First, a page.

As U.S. Secretary of State John Kerry prepares to discuss security cooperation, trade and human rights with Kenyan leaders, rights groups are urging the top American diplomat to use his visit to address alleged abuses by Kenyan forces in their anti-terror operations.
Kerry’s visit to Kenya comes on the heels of the devastating terrorist attack on Garissa University College in the northeast, which left 148 people dead, most of them students.
The al-Qaida linked militant group al-Shabab, an enemy to both Kenya and the United States, claimed responsibility.
Tom Mboya, a governance consultant in Nairobi, says security cooperation has to be a central issue during the secretary’s visit.
“Kenya has been victim to a number of attacks over the last few years, and actually since 2011 there have probably been more attacks than we’ve seen in any period before that,” he said. “So that’s of extreme concern to the majority of Kenyans, and it’s also an area of cooperation between Kenya and the U.S.”
Counter-terrorism has been at the center of U.S.-Kenyan relations since the 1998 bombing of the U.S. Embassy in Nairobi introduced the names al-Qaida and Osama Bin Laden to the western world.
With U.S. support, Kenya has also targeted al-Shabab militants in recent years — sending troops into Somalia and searching out terrorist cells at home.
But rights groups have expressed concern over alleged abuses committed by Kenyan security forces in these operations, including harassment of Somali populations in Kenya and raids on the offices of Muslim human rights groups.
Leslie Lefkow, deputy Africa director at Human Rights Watch, notes that as the U.S. funds and supports Kenya’s counter-terror operations, it must hold their forces accountable.
“Given that we’ve documented very credible allegations against units including the anti-terrorism police unit, the U.S. is obliged to respond to this and investigate and take measures.”
Human Rights Watch and other groups signed a joint letter to Secretary Kerry urging him to address rights issues directly to Kenya’s leadership.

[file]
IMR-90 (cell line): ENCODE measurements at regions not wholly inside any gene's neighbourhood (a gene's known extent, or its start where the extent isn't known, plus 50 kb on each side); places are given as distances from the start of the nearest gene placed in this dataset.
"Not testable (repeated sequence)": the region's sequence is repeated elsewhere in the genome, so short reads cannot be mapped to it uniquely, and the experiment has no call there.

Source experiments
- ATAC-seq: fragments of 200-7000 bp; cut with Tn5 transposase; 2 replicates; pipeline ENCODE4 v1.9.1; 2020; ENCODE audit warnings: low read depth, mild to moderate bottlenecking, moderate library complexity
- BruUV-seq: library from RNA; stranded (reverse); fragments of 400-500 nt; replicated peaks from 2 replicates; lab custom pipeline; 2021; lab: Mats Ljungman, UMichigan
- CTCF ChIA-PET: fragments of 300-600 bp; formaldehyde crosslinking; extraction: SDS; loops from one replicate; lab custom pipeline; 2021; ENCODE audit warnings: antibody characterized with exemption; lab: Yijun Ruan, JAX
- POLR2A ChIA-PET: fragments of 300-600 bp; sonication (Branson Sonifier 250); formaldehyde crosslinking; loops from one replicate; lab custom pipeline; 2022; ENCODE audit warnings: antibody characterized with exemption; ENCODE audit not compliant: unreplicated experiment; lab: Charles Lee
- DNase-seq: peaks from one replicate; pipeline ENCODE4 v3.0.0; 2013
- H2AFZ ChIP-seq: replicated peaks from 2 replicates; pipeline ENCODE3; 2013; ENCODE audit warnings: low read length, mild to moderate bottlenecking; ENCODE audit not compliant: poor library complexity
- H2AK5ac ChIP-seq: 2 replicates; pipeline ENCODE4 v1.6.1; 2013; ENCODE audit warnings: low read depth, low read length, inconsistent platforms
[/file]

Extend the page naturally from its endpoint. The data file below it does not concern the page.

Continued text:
“If we see these patterns continuing and the U.S. not putting these issues as firmly on the agenda as they need to be, then I think there will be really strong concerns that the counter-terrorism partnership is trumping these very serious human rights concerns,” said Lefkow.
Kenya-U.S. relations have had rocky moments in recent years, hitting a low point ahead of Kenya’s presidential election in 2013, when the front-runners and eventual winners, Uhuru Kenyatta and his deputy William Ruto, were facing crimes against humanity charges at the International Criminal Court. They were accused of orchestrating the inter-tribal violence that followed the election.
The ICC has since dropped charges against President Kenyatta, though the case against Ruto is ongoing.
Tom Mboya says while the collapse of the ICC case against Kenyatta has improved ties, friendly relations run deeper than the politics of the day.
“Kenya has not only had very warm relations with the U.S. on a diplomatic front, but also has in terms of the Kenyan people and the people of the United States, both of whom look at each other very favorably,” he said. “You know, I went to university in the U.S., so I know this from experience.”
Kerry’s visit is also seen as a precursor to President Barack Obama’s planned trip to Kenya in July. Obama has traveled to Kenya, the birthplace of his father, in the past, but this will be his first visit as president.